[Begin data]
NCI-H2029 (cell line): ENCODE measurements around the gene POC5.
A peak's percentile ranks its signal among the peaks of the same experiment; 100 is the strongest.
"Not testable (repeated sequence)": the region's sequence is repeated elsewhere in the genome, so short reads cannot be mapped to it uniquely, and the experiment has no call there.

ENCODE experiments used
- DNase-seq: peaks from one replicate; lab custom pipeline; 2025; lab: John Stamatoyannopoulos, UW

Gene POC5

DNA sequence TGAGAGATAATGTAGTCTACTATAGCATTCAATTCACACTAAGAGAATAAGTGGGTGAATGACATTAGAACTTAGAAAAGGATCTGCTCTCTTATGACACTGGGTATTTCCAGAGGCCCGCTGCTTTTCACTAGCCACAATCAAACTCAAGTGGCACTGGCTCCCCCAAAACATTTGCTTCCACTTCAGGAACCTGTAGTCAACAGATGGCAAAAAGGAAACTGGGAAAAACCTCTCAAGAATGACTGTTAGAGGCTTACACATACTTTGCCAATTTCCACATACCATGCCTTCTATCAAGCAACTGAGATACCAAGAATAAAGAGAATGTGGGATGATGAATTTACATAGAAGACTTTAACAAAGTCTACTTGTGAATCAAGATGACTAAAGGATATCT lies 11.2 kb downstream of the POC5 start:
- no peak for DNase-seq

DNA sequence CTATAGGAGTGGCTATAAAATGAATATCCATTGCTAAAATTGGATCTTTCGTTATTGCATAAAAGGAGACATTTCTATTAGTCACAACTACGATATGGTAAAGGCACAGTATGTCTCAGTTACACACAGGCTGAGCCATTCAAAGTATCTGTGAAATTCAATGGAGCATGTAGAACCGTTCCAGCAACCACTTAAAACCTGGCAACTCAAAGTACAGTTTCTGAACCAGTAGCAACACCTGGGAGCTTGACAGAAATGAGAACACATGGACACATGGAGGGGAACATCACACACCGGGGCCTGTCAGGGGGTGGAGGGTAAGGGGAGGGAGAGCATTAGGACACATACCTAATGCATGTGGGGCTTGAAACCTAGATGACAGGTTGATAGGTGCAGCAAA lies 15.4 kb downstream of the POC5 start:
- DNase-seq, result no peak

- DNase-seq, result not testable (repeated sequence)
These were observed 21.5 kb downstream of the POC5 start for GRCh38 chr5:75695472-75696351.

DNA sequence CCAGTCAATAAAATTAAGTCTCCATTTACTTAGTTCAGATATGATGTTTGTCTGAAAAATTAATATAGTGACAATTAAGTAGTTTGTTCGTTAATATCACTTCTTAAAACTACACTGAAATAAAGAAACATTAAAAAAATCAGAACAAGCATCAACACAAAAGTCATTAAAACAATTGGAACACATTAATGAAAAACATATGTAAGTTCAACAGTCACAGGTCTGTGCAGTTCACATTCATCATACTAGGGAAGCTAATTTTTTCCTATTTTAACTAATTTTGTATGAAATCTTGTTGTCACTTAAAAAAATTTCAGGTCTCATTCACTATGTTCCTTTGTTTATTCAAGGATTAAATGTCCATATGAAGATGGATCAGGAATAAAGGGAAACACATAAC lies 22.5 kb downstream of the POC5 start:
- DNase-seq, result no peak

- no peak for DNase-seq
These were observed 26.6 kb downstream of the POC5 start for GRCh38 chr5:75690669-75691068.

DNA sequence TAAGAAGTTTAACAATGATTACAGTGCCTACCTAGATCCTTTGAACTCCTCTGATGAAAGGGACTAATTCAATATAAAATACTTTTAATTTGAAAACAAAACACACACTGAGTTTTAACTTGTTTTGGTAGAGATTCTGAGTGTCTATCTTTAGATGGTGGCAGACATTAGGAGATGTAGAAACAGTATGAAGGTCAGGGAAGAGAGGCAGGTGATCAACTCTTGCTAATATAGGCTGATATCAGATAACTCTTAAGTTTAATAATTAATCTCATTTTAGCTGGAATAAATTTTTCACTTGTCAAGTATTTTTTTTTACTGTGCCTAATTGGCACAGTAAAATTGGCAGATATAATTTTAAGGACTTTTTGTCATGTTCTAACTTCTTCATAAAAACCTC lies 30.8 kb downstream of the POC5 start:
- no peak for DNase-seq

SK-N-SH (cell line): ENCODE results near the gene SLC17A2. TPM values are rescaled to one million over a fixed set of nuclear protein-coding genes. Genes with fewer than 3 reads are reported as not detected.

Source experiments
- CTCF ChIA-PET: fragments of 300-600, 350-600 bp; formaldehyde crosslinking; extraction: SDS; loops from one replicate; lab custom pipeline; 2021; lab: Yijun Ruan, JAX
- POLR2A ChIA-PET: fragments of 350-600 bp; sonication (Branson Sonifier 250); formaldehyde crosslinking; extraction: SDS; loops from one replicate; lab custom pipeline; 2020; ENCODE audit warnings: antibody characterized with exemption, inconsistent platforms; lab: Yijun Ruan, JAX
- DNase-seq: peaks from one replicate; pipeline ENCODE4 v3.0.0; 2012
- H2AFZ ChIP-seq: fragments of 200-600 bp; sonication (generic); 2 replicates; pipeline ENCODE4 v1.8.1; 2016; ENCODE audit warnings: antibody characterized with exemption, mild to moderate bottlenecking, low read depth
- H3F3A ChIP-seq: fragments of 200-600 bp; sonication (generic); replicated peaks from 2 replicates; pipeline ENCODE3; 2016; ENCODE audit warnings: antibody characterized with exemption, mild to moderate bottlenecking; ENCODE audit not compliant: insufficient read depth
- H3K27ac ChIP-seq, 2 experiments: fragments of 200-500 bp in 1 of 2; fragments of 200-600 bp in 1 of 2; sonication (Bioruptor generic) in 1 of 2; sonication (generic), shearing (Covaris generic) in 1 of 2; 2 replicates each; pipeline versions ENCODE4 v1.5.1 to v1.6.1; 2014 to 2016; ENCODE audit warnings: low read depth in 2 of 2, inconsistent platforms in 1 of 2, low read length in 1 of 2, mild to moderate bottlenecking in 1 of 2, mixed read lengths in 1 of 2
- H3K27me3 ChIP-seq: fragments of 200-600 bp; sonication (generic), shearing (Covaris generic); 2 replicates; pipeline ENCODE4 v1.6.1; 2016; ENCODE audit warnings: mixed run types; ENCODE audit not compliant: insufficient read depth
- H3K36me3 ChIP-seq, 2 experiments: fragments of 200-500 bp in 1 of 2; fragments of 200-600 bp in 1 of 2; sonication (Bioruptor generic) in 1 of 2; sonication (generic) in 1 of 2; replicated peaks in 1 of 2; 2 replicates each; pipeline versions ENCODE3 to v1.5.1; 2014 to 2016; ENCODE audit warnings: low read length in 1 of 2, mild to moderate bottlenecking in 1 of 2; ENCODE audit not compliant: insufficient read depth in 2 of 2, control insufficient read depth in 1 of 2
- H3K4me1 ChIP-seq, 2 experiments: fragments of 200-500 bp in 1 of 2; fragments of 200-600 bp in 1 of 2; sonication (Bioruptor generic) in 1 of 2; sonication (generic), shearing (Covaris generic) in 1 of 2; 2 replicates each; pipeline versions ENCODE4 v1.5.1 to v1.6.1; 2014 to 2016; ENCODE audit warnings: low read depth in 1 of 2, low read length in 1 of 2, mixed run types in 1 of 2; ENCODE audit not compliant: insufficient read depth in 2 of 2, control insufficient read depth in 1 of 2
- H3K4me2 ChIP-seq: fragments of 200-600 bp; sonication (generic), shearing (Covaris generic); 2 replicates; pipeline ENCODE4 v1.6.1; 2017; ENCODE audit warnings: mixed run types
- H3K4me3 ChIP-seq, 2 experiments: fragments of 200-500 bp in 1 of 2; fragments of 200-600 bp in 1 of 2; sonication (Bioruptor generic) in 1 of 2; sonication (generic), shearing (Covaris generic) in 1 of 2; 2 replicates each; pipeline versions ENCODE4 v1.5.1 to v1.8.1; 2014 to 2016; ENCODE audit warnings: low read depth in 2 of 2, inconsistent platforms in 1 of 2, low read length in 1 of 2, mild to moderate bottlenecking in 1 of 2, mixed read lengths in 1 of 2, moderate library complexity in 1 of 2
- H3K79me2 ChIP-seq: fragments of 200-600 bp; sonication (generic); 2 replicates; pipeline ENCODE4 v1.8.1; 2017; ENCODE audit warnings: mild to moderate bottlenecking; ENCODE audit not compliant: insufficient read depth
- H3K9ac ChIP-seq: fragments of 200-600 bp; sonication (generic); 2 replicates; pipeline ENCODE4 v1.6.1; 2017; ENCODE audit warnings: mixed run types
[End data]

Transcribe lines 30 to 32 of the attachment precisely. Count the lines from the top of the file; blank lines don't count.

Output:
- H3K4me2 ChIP-seq: fragments of 200-600 bp; sonication (generic), shearing (Covaris generic); 2 replicates; pipeline ENCODE4 v1.6.1; 2017; ENCODE audit warnings: mixed run types
- H3K4me3 ChIP-seq, 2 experiments: fragments of 200-500 bp in 1 of 2; fragments of 200-600 bp in 1 of 2; sonication (Bioruptor generic) in 1 of 2; sonication (generic), shearing (Covaris generic) in 1 of 2; 2 replicates each; pipeline versions ENCODE4 v1.5.1 to v1.8.1; 2014 to 2016; ENCODE audit warnings: low read depth in 2 of 2, inconsistent platforms in 1 of 2, low read length in 1 of 2, mild to moderate bottlenecking in 1 of 2, mixed read lengths in 1 of 2, moderate library complexity in 1 of 2
- H3K79me2 ChIP-seq: fragments of 200-600 bp; sonication (generic); 2 replicates; pipeline ENCODE4 v1.8.1; 2017; ENCODE audit warnings: mild to moderate bottlenecking; ENCODE audit not compliant: insufficient read depth